Noh Alam Shah: "I hope the current players don't be like me"

Thai Noh Alam Shah
Goal Singapore scored an interview with the man nicknamed ‘Ah Long’ as he tells us the how he mentors the current generation of Singapore footballers

His fiery displays and no holds-barred style of play have made him a legend in Singapore football. Yet Noh Alam Shah wasn’t always the model footballer as the player would also make the headlines due to his ill-discipline.

After experiencing a whirlwind career and retiring from the game, he finds himself in the spotlight once again as he takes up a role as an assistant manager to Fandi Ahmad for the Singapore national team.

Goal Singapore scored an interview with the man nicknamed ‘Ah Long’ as he tells us the how he mentors the current generation of Singapore footballers.

Fierce, combative and driven. These are some of the words fans of Alam Shah would use to describe him and it must be said that is accurate. During the heyday of his playing career, he would wow the crowds with not just some outrageous goals but also his determination.

But to understand the former Singapore international’s hunger for the game, one has to examine his background.

“When I was younger I played under the void decks with older players who were much better than me.  In those days we had the Malaysia Cup and watching that combined with the European leagues made me realise that football was what I only wanted,” explained the former Singapore captain.

“At the age of 14 I quit school and before I went for football trials, most of my time was spent on the streets. However it was during those times on the streets which allowed me to build mental toughness.”

“I was all alone and naturally I had to defend myself. Everything I did from the age of 14 was all about hard work. I used to do lots of menial jobs to get money. My mother was a road sweeper.”

“And so by the time I entered football I looked at (Indra) Shahdan and (Ahmad) Latiff. These players had talent while for me I started late in football and so naturally I had to have a high work ethic which made it seem as if I was ready to run through a brick wall to achieve my agenda.”

For Alam Shah, indeed it’s safe to say it was that hunger and poverty which spurred him on to have an illustrious career, as he picked up title after title and certainly inspired my generation to want to have that same desire. When asked what the proudest moment of his career was, the 38 year-old had this to say.

“If you ask me about football, I certainly can’t remember,”

“But for me I will always be proud to say that I never failed to run for my team-mates in every match that I played. It’s because I knew that I was fighting for not just my own kids but also my team-mates’ families,” mused the former striker.

Not many would expect Alam Shah to be philosophical but he always believed what set him apart from other footballers was because he was playing for people that he cared for and loved while others were playing for what they wanted to be.

“They are fighting for what they want to be. I am fighting for someone that I want them to be,” he quipped.

Of course when discussing the career of one of Singapore’s greatest strikers, its hard to ignore his time in Indonesia where he acquired legendary status after firing Arema to a league title. Goal Singapore then quizzed him on what was the greatest lesson he learned playing overseas.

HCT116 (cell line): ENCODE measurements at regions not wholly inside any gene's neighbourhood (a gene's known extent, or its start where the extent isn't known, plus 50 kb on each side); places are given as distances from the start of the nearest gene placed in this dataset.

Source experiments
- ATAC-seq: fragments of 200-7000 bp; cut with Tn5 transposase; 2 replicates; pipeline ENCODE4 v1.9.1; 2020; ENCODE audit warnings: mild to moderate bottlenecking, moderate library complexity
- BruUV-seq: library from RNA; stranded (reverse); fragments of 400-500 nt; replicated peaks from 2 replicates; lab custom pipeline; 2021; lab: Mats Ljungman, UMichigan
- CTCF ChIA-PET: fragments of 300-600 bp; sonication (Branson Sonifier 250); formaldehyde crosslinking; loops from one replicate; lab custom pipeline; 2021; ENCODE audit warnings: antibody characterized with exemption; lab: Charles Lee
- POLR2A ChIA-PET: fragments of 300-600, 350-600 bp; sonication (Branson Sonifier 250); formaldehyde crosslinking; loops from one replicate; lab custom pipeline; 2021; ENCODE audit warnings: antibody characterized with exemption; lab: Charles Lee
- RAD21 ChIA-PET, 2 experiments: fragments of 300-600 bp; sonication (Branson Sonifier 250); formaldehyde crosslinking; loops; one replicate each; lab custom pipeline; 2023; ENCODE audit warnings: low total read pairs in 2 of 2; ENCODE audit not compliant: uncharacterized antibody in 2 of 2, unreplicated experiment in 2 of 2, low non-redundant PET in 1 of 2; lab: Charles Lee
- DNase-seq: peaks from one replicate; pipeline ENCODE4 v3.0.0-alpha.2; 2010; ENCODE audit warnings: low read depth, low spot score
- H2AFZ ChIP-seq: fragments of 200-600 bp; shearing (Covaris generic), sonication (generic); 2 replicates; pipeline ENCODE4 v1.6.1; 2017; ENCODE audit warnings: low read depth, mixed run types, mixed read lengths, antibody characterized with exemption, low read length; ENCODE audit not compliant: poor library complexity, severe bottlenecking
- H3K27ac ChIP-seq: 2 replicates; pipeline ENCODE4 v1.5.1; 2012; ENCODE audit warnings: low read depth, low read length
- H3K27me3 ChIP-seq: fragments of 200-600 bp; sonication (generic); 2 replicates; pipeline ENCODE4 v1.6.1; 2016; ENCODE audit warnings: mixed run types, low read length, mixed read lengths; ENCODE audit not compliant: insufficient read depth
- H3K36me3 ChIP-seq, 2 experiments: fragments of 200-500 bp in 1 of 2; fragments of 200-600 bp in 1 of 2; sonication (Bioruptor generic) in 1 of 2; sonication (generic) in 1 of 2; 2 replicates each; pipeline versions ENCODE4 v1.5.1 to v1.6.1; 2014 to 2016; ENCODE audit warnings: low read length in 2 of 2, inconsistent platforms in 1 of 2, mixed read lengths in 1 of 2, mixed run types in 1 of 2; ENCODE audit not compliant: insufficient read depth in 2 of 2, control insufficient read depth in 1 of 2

“I would have to say it’s nice to win a championship there. I built a great bond between my team-mates and they are like my cousins already.”

“Yes, we won the league but people didn’t see the hardships behind the scenes. There, I was fighting for people who had much lesser than me and to win the championship was a great achievement.”

“After I came back from Indonesia, I felt that I could give up football already because I had achieved everything within my means.”

From Indonesia to his newly acquired role in Singapore as an assistant manager to Fandi Ahmad in the national team set-up. Alam Shah reveals to us how it all came about.

“When Fandi got the appointment as national team coach, my boss (Teo Hock Seng), told me to go and help him. At the start, I had no clue what to do.”

“But over time I knew the purpose and it was to show the current batch of footballers what not to do because I had been there, done that.”

At the time of his appointment, sceptics pointed out to Alam Shah’s discipline record, questioning his employment, however he never once felt ashamed of his past.

“They say I am a hooligan, trouble-maker and all that. But they failed to realise when given a direction, I am always focussed and have never failed to deliver.”

“When I first came back to football, I was overweight and the boys were making fun of me. However in two weeks I lost weight and worked hard to be fit. That got the players motivated because it showed them if I could do it why not them.”

Given his new-found wisdom and philosophical attitude, Goal Singapore tried to tease out what was the best advice he gave to the current generation of footballers.

“I would have to say don’t be like me!” Exclaimed 'Ah Long'.

“That is why I and Fandi create a good partnership because we are like good cop and bad cop. He (Fandi) has a gentle personality while I am ready to screw the players if necessary.”

“Everything I do is in the hope that we reach the final of the AFF Suzuki Cup because I want the whole of Singapore to support us, and I know we can achieve success.”

“Also with regards to my role, I feel at ease guiding these young players. I come from a broken home and my background allows me to understand each and every child because every player is different.”

From the past to the present to the future, we questioned Alam Shah on what his future goals were.

“I hope to spend more time with my family. And if given an opportunity I want to pursue higher education.”